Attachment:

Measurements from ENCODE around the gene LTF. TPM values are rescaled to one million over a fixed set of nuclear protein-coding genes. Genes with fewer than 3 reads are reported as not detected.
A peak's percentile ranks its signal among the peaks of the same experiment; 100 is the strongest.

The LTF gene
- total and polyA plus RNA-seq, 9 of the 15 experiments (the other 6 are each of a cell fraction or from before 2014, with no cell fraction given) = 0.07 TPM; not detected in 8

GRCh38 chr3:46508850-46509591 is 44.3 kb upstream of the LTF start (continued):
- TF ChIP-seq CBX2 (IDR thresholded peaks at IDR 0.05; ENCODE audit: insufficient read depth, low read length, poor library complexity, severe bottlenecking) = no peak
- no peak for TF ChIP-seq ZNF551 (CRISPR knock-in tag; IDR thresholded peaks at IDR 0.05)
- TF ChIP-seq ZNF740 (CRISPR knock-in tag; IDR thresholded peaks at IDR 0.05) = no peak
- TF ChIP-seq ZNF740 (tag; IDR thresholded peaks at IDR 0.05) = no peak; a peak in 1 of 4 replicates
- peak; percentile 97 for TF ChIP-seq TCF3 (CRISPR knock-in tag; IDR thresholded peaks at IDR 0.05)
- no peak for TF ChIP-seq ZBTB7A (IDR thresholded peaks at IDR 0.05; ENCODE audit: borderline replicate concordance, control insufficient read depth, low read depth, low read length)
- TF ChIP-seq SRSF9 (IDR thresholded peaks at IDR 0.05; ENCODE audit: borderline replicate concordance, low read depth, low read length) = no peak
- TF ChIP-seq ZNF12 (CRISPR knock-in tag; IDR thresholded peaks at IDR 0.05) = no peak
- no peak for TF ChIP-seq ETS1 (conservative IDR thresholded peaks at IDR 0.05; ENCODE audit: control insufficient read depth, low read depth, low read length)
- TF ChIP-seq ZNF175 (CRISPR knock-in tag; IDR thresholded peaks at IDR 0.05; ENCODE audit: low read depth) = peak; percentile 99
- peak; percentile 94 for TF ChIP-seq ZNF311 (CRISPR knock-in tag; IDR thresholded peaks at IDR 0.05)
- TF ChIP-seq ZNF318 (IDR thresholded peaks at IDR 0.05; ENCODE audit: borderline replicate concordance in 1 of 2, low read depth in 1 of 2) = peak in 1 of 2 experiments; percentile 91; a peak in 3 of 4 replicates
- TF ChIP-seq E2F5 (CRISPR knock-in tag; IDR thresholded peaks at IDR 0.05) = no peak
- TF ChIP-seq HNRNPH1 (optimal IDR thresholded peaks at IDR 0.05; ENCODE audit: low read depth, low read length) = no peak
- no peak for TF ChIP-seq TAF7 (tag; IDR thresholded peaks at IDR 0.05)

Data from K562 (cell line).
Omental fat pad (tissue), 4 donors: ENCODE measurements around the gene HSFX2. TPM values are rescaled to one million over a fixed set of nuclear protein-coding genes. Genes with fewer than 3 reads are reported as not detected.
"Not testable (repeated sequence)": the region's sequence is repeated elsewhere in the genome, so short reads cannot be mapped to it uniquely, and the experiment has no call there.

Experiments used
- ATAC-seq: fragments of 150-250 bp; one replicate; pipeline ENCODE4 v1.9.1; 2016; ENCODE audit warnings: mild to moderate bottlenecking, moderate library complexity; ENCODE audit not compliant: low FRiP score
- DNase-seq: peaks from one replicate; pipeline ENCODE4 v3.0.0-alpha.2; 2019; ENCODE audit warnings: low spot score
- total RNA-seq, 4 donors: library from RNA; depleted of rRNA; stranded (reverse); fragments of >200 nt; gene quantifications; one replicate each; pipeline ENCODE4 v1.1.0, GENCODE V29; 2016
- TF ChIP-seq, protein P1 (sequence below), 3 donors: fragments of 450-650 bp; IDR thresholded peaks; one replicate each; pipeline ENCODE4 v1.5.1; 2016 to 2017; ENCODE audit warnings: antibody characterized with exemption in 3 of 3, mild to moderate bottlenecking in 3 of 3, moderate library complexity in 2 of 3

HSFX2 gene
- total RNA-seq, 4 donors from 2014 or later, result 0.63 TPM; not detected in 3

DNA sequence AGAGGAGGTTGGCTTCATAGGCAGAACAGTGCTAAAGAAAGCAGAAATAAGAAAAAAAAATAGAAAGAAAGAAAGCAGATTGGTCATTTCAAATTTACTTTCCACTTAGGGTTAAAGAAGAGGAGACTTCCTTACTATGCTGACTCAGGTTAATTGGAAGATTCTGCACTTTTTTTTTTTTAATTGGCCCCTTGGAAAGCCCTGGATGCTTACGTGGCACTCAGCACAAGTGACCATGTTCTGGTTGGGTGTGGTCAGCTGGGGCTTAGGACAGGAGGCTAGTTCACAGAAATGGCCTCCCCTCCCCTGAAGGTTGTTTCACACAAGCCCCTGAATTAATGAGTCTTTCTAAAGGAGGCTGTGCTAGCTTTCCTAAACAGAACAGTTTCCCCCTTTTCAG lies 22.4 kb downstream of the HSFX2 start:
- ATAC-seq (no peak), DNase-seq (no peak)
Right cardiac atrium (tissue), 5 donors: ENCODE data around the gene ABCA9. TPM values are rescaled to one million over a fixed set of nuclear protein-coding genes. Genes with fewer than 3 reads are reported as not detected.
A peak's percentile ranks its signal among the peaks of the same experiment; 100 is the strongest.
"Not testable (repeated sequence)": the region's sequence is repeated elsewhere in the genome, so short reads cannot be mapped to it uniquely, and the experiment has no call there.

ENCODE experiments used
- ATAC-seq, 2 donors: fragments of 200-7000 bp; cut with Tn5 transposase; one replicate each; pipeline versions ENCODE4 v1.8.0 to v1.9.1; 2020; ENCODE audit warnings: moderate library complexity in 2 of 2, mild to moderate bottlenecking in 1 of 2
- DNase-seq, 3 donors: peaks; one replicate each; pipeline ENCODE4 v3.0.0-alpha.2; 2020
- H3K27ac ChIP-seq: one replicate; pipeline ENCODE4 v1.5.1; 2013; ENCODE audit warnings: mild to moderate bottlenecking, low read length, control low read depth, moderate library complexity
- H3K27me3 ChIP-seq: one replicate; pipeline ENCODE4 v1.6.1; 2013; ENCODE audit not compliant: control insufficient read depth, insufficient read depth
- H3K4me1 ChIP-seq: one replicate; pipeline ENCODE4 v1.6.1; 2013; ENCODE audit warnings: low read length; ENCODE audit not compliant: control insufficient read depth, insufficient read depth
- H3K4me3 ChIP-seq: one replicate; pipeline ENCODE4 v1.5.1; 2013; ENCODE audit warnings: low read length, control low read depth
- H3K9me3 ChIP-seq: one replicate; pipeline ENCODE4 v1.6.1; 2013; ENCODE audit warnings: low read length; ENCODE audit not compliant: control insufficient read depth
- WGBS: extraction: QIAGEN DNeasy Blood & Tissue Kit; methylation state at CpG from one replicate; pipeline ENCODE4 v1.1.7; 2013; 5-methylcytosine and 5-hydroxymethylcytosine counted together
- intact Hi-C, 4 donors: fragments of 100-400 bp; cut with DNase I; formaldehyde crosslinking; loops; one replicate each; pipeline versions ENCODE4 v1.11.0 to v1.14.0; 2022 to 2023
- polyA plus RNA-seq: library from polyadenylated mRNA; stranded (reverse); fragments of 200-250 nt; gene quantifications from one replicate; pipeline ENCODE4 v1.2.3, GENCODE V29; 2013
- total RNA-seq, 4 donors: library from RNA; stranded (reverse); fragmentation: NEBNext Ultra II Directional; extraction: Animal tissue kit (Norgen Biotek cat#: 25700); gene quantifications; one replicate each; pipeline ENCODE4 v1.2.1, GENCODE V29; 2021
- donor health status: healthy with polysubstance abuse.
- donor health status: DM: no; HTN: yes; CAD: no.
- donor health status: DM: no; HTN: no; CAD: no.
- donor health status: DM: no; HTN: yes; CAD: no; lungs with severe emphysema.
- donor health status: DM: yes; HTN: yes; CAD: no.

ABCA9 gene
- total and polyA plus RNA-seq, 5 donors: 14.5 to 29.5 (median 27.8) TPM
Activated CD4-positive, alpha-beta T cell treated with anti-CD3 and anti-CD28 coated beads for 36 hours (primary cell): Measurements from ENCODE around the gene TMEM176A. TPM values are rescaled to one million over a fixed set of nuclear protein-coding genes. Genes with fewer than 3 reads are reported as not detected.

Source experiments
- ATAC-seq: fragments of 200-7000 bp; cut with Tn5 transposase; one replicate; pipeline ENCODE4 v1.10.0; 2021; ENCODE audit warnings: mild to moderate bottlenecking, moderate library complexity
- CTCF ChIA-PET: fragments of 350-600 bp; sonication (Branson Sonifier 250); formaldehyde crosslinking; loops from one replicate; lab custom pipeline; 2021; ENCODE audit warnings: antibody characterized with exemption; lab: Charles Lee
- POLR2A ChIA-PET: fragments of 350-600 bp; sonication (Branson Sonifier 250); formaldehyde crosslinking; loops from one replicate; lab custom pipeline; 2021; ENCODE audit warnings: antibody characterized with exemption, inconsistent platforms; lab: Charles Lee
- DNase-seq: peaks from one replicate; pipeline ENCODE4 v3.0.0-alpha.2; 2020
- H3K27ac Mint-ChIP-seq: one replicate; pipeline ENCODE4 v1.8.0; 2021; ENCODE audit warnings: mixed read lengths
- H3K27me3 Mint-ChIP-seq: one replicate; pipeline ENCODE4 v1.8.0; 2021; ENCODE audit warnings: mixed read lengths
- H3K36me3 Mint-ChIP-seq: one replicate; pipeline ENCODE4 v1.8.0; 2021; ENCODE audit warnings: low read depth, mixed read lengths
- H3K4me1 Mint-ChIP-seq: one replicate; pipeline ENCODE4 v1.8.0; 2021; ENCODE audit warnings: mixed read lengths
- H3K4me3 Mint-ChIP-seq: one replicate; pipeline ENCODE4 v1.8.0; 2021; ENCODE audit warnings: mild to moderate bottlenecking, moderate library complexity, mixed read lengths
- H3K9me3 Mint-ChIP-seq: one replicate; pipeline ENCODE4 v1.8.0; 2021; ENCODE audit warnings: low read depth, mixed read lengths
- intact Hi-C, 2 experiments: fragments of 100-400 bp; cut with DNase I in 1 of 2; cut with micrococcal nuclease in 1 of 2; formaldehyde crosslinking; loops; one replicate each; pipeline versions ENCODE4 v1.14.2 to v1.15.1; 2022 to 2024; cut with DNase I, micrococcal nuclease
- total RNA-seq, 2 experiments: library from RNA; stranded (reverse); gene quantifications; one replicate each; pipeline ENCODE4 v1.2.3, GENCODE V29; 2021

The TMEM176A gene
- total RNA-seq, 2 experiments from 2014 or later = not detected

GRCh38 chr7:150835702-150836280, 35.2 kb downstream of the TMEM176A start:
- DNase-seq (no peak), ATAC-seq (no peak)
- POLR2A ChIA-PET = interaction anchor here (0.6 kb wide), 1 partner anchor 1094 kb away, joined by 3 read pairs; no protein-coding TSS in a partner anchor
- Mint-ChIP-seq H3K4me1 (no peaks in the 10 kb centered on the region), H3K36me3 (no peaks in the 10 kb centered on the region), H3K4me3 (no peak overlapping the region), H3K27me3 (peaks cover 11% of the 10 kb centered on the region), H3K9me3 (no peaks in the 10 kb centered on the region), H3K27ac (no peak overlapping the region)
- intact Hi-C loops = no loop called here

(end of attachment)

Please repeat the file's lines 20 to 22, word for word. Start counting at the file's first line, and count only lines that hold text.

- no peak for TF ChIP-seq TAF7 (tag; IDR thresholded peaks at IDR 0.05)

Data from K562 (cell line).
Omental fat pad (tissue), 4 donors: ENCODE measurements around the gene HSFX2. TPM values are rescaled to one million over a fixed set of nuclear protein-coding genes. Genes with fewer than 3 reads are reported as not detected.